It's reckoned that around one per cent of all children in the UK have the disease, say researchers from the Health Improvement Network.
The greatest increase has been seen among girls under the age of 18, where rates have doubled between 1993 and 2012. There has been a 39 per cent increase in diagnoses among boys.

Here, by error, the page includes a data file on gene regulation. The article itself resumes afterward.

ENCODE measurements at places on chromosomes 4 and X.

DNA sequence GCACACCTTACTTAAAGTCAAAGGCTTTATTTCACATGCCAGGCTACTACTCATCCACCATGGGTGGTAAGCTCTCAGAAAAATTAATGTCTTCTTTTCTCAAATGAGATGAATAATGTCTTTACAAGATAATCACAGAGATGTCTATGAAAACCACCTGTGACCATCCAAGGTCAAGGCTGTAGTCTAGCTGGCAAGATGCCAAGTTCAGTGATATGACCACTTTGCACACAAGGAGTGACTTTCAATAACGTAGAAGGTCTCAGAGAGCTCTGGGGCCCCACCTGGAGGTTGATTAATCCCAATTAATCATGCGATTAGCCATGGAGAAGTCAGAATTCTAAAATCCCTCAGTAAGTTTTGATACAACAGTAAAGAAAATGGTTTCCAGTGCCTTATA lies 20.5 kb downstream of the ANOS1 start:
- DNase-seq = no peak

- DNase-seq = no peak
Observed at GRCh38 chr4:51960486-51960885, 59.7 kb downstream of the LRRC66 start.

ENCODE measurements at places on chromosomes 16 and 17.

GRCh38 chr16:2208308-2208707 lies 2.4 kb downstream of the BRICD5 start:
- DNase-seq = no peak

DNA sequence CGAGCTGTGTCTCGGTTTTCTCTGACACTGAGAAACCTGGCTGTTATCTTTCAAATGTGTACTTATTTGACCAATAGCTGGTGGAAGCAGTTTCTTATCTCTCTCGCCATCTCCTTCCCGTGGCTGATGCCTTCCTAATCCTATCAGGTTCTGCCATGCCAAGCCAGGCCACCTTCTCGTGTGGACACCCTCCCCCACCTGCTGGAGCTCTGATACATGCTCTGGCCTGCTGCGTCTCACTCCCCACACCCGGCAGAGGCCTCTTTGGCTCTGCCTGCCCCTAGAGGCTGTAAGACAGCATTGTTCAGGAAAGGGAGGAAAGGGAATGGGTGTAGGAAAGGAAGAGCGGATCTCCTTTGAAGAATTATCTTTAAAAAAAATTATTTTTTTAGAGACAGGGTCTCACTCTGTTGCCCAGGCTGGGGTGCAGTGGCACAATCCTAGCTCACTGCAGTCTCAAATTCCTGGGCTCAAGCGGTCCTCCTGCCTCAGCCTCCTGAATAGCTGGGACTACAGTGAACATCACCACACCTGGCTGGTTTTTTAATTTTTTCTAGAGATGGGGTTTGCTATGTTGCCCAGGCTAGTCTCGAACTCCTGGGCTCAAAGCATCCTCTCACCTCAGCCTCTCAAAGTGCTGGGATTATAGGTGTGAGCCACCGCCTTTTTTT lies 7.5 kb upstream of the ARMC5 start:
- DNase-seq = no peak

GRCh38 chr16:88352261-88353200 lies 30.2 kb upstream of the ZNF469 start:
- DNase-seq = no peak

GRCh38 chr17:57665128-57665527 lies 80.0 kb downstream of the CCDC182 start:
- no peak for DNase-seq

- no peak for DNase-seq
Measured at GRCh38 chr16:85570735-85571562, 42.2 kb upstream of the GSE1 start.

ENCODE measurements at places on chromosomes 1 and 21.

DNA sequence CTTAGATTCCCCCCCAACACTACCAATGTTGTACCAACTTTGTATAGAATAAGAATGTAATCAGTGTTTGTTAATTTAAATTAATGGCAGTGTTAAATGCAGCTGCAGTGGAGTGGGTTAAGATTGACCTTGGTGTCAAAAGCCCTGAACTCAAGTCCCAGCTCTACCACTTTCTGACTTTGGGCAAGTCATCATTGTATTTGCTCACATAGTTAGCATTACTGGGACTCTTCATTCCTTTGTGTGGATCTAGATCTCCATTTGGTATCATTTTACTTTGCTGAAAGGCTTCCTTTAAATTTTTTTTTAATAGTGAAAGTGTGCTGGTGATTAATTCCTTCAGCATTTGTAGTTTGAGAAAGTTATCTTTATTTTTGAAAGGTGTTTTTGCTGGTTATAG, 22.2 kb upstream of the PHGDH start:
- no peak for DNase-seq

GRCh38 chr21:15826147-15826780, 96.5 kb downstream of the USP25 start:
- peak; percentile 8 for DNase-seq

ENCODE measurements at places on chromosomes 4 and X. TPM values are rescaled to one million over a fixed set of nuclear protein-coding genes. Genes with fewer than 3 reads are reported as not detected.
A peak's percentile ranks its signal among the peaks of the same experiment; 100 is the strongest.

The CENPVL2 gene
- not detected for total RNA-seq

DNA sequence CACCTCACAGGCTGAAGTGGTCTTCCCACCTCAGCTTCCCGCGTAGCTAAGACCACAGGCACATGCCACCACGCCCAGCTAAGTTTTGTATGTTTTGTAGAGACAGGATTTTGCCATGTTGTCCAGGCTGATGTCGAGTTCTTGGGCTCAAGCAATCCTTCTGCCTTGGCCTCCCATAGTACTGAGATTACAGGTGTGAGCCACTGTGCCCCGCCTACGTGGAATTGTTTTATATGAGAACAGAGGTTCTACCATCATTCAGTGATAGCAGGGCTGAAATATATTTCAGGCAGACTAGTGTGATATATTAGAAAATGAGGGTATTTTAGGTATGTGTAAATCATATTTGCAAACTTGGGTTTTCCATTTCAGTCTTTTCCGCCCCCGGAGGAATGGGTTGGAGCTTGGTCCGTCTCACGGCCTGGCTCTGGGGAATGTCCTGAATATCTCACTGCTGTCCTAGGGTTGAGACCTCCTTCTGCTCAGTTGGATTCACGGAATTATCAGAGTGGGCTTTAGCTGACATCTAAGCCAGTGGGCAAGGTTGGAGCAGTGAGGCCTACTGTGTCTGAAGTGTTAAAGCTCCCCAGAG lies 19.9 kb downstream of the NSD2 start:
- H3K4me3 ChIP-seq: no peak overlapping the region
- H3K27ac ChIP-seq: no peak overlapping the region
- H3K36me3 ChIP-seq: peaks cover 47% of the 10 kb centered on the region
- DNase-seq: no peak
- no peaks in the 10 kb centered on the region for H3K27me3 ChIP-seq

There was also a stark difference between socio-economic groups. Those from a more deprived background were only half as likely to be diagnosed. The researchers can't explain the disparity, but believe it could be because those from wealthier families are more likely to have the disease diagnosed.
(Source: Archives of Disease in Childhood, 2015: doi: 10.1136/archdischild-2014-307105)